When there’s a new revival of your work, it becomes a new play. For example, there were many great productions of Pitchfork Disney in 90s, but I saw one recently and it now seems to have taken on a new meaning and be almost exclusively about religious terrorism. The plays become a tuning fork for what’s in the air.
You’ve received many awards and garnered great critical success. Does this pile on the pressure each time you present something new to the world?
The pressure doesn’t really come from anything external, but internally. I’m more in competition with myself than anyone or anything else. When you start out there’s less pressure as you have nothing to compare yourself to. But after you’ve written a few plays you start to feel the external pressure of what’s going on around you. Then, as you go on working, the pressure not only comes from what’s around you, but, more than that, the past that’s behind you.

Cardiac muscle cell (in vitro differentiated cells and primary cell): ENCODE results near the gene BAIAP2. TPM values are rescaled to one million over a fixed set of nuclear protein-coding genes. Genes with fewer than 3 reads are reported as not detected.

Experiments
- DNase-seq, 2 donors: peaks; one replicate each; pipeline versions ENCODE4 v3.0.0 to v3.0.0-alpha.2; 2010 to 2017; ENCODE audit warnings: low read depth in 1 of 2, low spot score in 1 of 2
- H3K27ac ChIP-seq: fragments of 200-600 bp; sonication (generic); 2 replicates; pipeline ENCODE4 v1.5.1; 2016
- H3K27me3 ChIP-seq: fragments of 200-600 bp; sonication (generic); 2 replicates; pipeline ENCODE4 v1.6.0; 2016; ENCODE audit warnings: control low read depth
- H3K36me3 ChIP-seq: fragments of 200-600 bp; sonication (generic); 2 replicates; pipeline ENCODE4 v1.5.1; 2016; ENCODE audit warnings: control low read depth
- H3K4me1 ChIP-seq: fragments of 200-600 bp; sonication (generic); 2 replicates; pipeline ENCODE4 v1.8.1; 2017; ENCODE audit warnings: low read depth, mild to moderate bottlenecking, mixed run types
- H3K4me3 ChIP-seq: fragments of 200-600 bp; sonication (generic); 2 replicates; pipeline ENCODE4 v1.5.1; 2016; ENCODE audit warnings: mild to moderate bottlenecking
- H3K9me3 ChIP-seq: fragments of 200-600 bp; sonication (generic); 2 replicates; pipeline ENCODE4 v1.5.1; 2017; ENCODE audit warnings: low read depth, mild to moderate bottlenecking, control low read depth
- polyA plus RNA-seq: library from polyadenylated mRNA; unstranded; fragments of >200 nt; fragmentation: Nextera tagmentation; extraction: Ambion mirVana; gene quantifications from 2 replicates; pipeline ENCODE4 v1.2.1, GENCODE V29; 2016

When writing, are you ever affected by critics’ comments or audience reactions, or do you stay true to your gut?
I’m very conscious of audience’s reactions. I’m always there for all the previews, and often the shows past that to polish the play. However, I’m watching the audience more than what’s on the stage. I’ll be making notes to see what they’re reacting to. It’s all about getting the storytelling right. If they get something immediately, I might cut some dialogue out as I know we don’t have to explain it quite so much.
Much of your work takes a grim look at society. Does humanity have a chance at redemption or are we going to self-destruct?
I don’t think they do take a grim look at society at all. We have to disentangle subject matter from the experience of watching a play; the subject doesn’t dictate the effect. I’ve always maintained that any play, if it has any merit at all, fills you with a greater passion for life, no matter the subject matter. I want audiences to come out of my plays with a passion for life. That’s what it’s all about really. Passion.
Karagula is on at a secret location from 10th June until 19th July 2016, for further information or to book visit here.
Watch the trailer for Karagula here: